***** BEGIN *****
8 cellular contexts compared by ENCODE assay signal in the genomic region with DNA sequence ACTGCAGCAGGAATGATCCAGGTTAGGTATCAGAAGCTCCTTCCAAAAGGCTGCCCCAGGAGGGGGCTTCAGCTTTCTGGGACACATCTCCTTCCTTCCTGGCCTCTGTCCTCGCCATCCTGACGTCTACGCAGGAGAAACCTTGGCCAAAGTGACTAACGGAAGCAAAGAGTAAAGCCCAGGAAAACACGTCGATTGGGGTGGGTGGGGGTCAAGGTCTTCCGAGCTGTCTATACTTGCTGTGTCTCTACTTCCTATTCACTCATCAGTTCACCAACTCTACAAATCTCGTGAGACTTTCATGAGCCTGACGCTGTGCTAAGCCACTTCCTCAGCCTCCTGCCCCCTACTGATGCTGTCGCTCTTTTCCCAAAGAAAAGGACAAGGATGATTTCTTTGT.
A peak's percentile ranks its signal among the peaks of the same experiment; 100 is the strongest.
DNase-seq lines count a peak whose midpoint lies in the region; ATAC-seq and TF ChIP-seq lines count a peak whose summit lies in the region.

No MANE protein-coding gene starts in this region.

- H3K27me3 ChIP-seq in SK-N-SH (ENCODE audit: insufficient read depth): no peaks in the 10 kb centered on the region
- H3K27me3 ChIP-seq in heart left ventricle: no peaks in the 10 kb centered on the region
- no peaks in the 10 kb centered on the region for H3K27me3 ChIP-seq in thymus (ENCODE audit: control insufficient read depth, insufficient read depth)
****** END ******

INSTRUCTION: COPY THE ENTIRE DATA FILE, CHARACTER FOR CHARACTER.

8 cellular contexts compared by ENCODE assay signal in the genomic region with DNA sequence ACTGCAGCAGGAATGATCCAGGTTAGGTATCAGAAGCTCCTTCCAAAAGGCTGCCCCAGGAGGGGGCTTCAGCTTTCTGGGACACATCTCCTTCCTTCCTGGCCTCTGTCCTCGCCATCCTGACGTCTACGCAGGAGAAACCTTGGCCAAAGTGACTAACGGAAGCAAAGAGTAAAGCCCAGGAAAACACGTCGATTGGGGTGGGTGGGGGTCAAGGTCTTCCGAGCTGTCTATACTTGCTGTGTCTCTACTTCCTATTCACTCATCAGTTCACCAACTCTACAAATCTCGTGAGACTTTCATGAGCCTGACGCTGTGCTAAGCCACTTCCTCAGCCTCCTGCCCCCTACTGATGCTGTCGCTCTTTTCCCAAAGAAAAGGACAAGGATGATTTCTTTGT.
A peak's percentile ranks its signal among the peaks of the same experiment; 100 is the strongest.
DNase-seq lines count a peak whose midpoint lies in the region; ATAC-seq and TF ChIP-seq lines count a peak whose summit lies in the region.

No MANE protein-coding gene starts in this region.

- H3K27me3 ChIP-seq in SK-N-SH (ENCODE audit: insufficient read depth): no peaks in the 10 kb centered on the region
- H3K27me3 ChIP-seq in heart left ventricle: no peaks in the 10 kb centered on the region
- no peaks in the 10 kb centered on the region for H3K27me3 ChIP-seq in thymus (ENCODE audit: control insufficient read depth, insufficient read depth)